Conflicts of Interest

The authors declare no conflicts of interest regarding the publication of this paper.


[1] Diallo, Y., Kouka, S.C. and Kane, R. (2015) Lithiase du haut appareil urinaire: Aspects épidemiologiques, cliniques et thérapeutiques dans la région de Thiés, Sénégal. La Revue Médicale de Madagascar, 5, 520-525.
[2] Odzebe, A.W.S., Boya, P.A. and Koutaba, E. (2015) Lithiase urinaire chez l’enfant au centre hospitalo universitaire de Brazzaville. Uro’andro, 1, 183-187.
[3] Zoung-Kanyi, J. and Sow, M. (1990) Lithiases urinaire au Cameroun: Considerations étiopathogéniques, cliniques et thérapeutiques. Medecine d’Afrique Noire, 37, 176-182.
[4] Tfeil, Y. (2016) Lithiases vésicale chez l’enfant à propos de 30 cas en Mauritanie. Uro’andro, 1, 279-282.
[5] Calestrouat, J.P., Djelouat, T. and Costa, P. (2010) Manifestations cliniques de la lithiase urinaire. EMC—Urologie, 28, 1-10.
[6] Djelloul, Z., Djelloul, A., Bedjaoui, A., et al. (2006) Lithiase urinaire dans l’ouest algérien: étude de la composition de 1354 calculs urinaires en relation avec leur localisation anatomique, l’âge et le sexe des patients. Progrès en Urologie, 16, 328-335.
[7] Laziri, F., Rhazifilali, F. and Amchhoud, I. (2009) Etude rétrospective de la lithiase urinaire à l’Hôpital Hassan II de la province de Settat (Maroc). African Journal of Urology, 15, 117-123.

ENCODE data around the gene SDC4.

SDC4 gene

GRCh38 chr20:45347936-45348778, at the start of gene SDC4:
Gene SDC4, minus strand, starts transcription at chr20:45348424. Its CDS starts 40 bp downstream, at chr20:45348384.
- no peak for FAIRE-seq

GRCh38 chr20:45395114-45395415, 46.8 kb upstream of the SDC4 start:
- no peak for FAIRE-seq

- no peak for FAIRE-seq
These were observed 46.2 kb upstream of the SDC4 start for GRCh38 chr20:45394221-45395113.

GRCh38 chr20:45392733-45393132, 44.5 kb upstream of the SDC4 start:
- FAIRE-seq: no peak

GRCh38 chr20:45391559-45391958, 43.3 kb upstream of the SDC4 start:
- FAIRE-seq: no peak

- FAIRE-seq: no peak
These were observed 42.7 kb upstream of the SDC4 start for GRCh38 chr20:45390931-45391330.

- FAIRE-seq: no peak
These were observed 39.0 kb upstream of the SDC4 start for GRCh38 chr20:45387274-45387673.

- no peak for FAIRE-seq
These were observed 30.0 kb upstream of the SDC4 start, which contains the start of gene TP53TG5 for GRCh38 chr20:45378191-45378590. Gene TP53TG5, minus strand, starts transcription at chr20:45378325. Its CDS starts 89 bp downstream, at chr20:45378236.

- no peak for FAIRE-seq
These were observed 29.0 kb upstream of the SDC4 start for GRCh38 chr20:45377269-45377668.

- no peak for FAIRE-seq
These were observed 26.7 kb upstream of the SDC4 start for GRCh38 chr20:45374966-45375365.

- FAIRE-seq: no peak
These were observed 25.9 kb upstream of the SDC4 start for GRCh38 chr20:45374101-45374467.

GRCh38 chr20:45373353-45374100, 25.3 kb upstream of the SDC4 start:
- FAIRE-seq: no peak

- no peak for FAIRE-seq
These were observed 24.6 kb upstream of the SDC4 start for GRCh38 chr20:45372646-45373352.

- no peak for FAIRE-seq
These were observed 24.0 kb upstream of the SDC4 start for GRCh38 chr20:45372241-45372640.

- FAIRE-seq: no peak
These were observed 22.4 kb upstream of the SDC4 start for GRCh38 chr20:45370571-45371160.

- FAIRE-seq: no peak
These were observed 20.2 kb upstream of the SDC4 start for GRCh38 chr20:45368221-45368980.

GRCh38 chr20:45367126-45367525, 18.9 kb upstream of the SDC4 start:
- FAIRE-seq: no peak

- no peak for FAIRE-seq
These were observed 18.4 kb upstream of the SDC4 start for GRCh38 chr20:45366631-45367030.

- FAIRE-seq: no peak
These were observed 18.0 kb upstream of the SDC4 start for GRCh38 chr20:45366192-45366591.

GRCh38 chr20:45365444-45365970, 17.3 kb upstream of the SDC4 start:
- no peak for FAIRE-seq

[8] Kambou, T., Traoré, A.C., Zango, B., et al. (2005) La lithiase du haut appareil urinaire au centre hospitalier universitaire SanouSouro de Bobo-Dioulasso (Burkina Faso): Aspects épidémiologiques, cliniques et thérapeutiques, à propos de 110 cas. African Journal of Urology, 11, 55-60.
[9] Boudeyer, T.I., Adelsalem, A. and Sidahmed, M., et al. (2018) Profil morpho constitutionnel de la lithiase urinaire en Mauritanie. International Journal of Advanced Research, 6, 24-32.
[10] Saussine, C., Lechevallier, E. and Traxer, O. (2008) Calculs et anomalies urétérales. Progrès en Urologie, 18, 997-999.
[11] Ouattara, Z., Effoe, A.D., Tembely, A., et al. (2004) Etude de 72 cas de lithiase du haut appareil urinaire au service d’urologie de l’hôpital du point G. Le Mali Médical, 19, 1-3.
[12] Bagga, H.S., Chi, T., Miller, J., et al. (2013) New Insights into the Pathogenesis of Renal Calculi. Urologic Clinics of North America, 40, 1-12.
[13] Haymann, J.P. (2008) Le syndrome métabolique: Facteur de risque de la maladie lithiasique. Progrès en Urologie, 18, 22-24.
[14] Traxer, O., Lechevallier, E. and Saussine, C. (2008) Bilan métabolique d’un patient lithiasique: Le rôle de l’urologue. Progrès en Urologie, 18, 849-856.